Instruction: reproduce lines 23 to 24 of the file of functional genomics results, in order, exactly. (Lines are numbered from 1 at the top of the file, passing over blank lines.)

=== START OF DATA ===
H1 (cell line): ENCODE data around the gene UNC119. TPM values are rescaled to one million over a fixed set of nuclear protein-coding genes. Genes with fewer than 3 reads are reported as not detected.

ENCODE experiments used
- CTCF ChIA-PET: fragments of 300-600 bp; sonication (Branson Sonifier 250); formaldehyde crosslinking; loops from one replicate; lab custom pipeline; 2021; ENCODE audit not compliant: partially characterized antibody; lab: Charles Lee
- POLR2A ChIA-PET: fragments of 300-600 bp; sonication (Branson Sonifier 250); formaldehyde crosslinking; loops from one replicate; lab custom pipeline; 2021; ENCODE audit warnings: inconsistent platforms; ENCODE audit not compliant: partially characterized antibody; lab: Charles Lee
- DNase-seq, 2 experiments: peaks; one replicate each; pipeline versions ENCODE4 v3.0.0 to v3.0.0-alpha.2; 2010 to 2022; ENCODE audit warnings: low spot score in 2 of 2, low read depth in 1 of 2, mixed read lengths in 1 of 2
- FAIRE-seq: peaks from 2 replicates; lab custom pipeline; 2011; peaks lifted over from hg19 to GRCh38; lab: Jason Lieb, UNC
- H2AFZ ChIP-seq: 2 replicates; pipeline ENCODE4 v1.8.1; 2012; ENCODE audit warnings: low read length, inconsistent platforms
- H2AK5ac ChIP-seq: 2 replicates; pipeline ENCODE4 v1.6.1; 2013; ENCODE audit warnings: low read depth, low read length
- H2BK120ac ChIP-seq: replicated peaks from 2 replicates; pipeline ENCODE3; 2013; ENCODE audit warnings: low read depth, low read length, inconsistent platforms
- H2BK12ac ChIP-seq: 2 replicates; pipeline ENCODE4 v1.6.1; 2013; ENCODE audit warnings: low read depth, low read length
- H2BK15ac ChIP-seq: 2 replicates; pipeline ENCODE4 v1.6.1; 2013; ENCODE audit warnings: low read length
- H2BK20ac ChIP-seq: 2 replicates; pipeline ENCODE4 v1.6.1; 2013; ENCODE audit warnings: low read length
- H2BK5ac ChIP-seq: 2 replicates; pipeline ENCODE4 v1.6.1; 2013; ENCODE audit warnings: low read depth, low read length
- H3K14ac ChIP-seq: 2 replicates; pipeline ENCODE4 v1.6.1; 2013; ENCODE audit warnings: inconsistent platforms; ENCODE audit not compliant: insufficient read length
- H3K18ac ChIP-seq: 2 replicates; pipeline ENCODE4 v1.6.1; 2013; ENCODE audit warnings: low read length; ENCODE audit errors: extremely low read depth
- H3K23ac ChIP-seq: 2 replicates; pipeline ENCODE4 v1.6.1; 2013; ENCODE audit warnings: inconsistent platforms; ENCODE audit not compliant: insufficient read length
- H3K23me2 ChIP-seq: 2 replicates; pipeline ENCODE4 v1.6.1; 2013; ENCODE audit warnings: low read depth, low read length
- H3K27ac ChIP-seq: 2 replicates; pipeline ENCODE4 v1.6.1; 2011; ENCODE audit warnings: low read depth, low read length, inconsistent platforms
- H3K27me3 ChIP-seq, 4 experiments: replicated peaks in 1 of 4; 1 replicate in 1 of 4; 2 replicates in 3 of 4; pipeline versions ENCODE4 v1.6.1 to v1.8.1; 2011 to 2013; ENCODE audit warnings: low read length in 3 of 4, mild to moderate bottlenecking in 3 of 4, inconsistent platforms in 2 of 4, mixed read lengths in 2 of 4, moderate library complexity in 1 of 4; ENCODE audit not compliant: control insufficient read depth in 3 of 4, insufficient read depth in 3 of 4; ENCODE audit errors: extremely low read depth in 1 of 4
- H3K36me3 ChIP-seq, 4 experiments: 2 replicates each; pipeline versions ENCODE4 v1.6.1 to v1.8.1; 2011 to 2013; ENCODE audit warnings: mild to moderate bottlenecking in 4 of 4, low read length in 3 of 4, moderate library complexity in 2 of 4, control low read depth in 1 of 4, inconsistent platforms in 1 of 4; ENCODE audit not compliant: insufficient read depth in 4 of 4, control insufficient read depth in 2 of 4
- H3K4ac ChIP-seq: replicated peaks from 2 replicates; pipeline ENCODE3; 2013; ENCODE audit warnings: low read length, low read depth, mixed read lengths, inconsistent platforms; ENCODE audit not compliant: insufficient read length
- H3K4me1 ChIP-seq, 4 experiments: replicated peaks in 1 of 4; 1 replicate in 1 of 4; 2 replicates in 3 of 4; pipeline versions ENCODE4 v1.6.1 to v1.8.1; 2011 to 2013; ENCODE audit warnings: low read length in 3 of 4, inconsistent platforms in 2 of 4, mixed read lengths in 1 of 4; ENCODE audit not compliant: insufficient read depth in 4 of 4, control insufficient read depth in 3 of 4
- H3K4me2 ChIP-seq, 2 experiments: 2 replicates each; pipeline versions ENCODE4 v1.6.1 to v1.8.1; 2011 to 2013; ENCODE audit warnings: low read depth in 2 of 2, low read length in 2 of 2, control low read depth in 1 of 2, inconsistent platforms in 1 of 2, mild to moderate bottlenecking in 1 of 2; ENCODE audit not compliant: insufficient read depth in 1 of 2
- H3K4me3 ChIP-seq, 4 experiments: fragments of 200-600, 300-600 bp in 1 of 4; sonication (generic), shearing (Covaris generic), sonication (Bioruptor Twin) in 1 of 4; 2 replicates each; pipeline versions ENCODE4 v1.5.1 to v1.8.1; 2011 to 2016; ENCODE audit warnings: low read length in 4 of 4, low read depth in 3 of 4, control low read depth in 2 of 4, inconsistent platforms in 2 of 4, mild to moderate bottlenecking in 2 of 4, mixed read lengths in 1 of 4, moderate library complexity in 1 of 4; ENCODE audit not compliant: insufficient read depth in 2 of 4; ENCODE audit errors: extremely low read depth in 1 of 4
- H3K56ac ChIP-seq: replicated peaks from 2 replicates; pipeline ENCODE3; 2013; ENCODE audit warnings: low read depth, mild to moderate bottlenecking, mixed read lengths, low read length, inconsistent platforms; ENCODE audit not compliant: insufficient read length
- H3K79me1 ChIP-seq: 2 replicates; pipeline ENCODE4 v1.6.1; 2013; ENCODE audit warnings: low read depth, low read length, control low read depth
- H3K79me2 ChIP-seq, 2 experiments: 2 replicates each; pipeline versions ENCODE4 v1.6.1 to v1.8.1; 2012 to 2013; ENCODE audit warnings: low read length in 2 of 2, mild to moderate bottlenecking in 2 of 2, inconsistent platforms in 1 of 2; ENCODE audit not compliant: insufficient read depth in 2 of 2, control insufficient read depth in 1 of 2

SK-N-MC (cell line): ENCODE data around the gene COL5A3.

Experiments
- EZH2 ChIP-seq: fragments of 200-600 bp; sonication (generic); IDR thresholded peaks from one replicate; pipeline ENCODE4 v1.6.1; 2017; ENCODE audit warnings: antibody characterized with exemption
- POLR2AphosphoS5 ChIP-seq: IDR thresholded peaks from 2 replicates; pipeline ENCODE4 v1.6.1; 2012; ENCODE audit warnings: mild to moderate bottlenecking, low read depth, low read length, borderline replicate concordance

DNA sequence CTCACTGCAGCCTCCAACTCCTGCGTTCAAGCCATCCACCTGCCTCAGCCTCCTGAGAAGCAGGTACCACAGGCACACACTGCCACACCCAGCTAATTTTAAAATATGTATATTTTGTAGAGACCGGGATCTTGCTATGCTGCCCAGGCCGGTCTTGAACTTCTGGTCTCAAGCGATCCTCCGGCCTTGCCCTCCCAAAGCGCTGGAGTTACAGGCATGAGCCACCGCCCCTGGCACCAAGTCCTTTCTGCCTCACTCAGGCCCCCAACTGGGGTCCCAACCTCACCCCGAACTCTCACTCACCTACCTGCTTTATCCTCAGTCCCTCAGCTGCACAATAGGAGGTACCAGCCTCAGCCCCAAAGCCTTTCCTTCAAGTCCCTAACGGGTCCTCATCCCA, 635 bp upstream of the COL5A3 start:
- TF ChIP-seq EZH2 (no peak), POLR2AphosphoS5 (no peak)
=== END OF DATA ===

- H3K4me2 ChIP-seq, 2 experiments: 2 replicates each; pipeline versions ENCODE4 v1.6.1 to v1.8.1; 2011 to 2013; ENCODE audit warnings: low read depth in 2 of 2, low read length in 2 of 2, control low read depth in 1 of 2, inconsistent platforms in 1 of 2, mild to moderate bottlenecking in 1 of 2; ENCODE audit not compliant: insufficient read depth in 1 of 2
- H3K4me3 ChIP-seq, 4 experiments: fragments of 200-600, 300-600 bp in 1 of 4; sonication (generic), shearing (Covaris generic), sonication (Bioruptor Twin) in 1 of 4; 2 replicates each; pipeline versions ENCODE4 v1.5.1 to v1.8.1; 2011 to 2016; ENCODE audit warnings: low read length in 4 of 4, low read depth in 3 of 4, control low read depth in 2 of 4, inconsistent platforms in 2 of 4, mild to moderate bottlenecking in 2 of 4, mixed read lengths in 1 of 4, moderate library complexity in 1 of 4; ENCODE audit not compliant: insufficient read depth in 2 of 4; ENCODE audit errors: extremely low read depth in 1 of 4